I also wonder as whether Americans understand any sense of magnitude when it comes to the media. The last time I saw nearly ever channel preempting their day's programming for what each espoused to be the most complete coverage of the situation was the Columbine shooting. Does that mean the next big "story" will have to top two giant skyscrapers crumbling to dust? Remember most of the news today barely fills an hour broadcast and the reports of violence, destruction, terrorism, human failure from around the globe is tossed in for three minutes between half an hour on the weather and twenty minutes on traffic.
I don't think we need to see the same footage over and over and over again.
Bush continued to describe the state of the people as feeling "terrible sadness" but more importantly "quiet unyielding anger." I certainly hope we all realize that the difference in definition between the evil fanaticism (that we blame for these acts) and "quiet unyielding anger" is a thin, dubious line. "Our country is strong" and we are "a great people" and the "foundation of America" holds true and business and government will continue uninterrupted. But Bush concedes that our sense of safety has been "threatened" but he is joined by people of "every walk of life" (again) to ensure this great country of ours picks itself up by the bootstraps and marches headlong into what? "War against terrorism?" "Peace and security?" "Justice and peace?" Interesting dyads of words. Can we defend freedom and find peace without added violence?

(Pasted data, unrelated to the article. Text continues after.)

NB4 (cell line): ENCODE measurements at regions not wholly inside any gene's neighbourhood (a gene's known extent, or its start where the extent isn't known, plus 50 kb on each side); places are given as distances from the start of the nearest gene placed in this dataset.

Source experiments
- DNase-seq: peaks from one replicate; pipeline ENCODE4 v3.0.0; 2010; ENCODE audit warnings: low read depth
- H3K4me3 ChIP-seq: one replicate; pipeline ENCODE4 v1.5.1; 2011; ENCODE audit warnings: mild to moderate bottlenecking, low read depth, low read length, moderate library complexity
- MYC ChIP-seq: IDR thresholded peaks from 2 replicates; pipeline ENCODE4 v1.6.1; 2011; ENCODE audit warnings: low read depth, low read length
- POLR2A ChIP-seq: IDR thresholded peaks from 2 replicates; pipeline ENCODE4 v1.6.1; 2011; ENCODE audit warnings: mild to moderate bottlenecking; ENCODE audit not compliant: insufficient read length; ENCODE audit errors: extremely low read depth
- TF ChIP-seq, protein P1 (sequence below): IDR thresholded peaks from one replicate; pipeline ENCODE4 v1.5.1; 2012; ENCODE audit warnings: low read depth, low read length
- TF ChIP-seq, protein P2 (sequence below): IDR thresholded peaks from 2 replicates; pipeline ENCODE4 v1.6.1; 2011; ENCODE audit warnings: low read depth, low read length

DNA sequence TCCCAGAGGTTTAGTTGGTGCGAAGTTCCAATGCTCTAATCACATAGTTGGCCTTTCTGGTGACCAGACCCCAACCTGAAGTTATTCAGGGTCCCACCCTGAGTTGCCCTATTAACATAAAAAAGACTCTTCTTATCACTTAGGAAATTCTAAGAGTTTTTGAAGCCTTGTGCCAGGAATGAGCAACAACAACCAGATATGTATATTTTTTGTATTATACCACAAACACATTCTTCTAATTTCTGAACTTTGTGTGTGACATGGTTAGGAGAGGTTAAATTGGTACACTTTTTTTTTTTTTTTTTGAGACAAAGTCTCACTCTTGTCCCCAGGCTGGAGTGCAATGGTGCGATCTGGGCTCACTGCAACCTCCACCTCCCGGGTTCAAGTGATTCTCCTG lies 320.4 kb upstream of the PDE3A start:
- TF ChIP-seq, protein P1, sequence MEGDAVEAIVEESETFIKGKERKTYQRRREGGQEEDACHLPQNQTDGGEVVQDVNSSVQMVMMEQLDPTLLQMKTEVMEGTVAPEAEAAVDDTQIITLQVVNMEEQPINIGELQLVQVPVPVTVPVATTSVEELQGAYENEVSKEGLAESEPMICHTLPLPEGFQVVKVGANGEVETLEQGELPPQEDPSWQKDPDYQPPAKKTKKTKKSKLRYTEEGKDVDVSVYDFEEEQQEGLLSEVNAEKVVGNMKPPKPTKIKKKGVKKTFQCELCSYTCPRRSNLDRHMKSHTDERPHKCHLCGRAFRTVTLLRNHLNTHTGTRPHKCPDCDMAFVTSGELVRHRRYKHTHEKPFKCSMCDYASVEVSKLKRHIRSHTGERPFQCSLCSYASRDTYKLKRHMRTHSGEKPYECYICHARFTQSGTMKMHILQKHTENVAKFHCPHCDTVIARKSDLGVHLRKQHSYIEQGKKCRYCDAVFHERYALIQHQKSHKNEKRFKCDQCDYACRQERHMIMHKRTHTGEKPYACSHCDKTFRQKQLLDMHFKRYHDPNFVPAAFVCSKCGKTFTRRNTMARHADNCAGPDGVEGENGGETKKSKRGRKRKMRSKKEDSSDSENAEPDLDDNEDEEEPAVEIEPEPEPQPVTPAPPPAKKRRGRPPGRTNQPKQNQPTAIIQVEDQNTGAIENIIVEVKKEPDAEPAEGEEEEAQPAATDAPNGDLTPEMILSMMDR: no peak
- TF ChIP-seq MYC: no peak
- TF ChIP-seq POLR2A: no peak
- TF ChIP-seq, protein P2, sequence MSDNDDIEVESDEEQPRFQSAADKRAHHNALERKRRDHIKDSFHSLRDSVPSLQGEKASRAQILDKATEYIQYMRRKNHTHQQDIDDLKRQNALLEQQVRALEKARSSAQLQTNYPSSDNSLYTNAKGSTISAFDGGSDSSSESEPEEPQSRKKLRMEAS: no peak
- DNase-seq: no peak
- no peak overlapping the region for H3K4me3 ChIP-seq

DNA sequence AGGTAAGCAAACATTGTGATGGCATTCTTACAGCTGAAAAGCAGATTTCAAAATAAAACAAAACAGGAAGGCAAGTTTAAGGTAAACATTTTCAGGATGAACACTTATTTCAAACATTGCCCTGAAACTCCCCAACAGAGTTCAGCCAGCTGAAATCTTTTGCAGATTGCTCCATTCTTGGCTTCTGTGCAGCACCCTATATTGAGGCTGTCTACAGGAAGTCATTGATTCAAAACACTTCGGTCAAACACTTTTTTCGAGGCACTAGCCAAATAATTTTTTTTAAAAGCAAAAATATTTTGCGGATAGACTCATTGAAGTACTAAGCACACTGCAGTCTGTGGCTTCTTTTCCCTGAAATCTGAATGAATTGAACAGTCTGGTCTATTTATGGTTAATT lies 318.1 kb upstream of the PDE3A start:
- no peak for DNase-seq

Finally, as the hours passed, newscasts (at least here in the Bay Area) began to touch on the topic of blame, the fear of jumping to conclusions, and the uncomfortable area of race, religion, and xenophobia. How was the footage of Palestinians celebrating the attacks helpful to the overall conversation? I find myself frustrated, disgusted, and genuinely scared of ourselves, our own misinformation, our own prejudices, and our almost too consumerist willingness to swallow patriotism as a miracle pill for grief, guilt, helplessness, and rage.
I wish us all wisdom. I wish me wisdom. It is a conflicted place to be. I know that if I had someone in one of the twin towers or on one of the hijacked planes, I would probably feel very different. But then again I have suffered loss, I can imagine the magnitude of such a tragedy, and I encounter moments of domestic "terrorism" in my own neighborhood every day. I know the answer does lie in communication, in education, in compassion, in gratitude, in honor, and in being real with ourselves.
FRIDAY. 3:32 PM It's been a pretty exhausting week -- for myself, for my friends, and for the country at large. I really have very little to say. I want television to go back to its usual programming, in part to find some normalcy and more so to stop the drivel that the mainstream media is filling the channels with. I want to stop hearing snippets of conversation around me at work or on the bus or at a restaurant or on a message board where people give up their good sense and fall into the racism, propaganda, and Patriotism around them. I want people to learn, really learn, from this giant experience and not forget it once the news or the papers stop selling it. I want, mostly, to stop being angry, frustrated, sad, tired, discouraged, and anxious over what people will do to one another.
© 2001 Edmond Y. Chang. All original material. All rights reserved.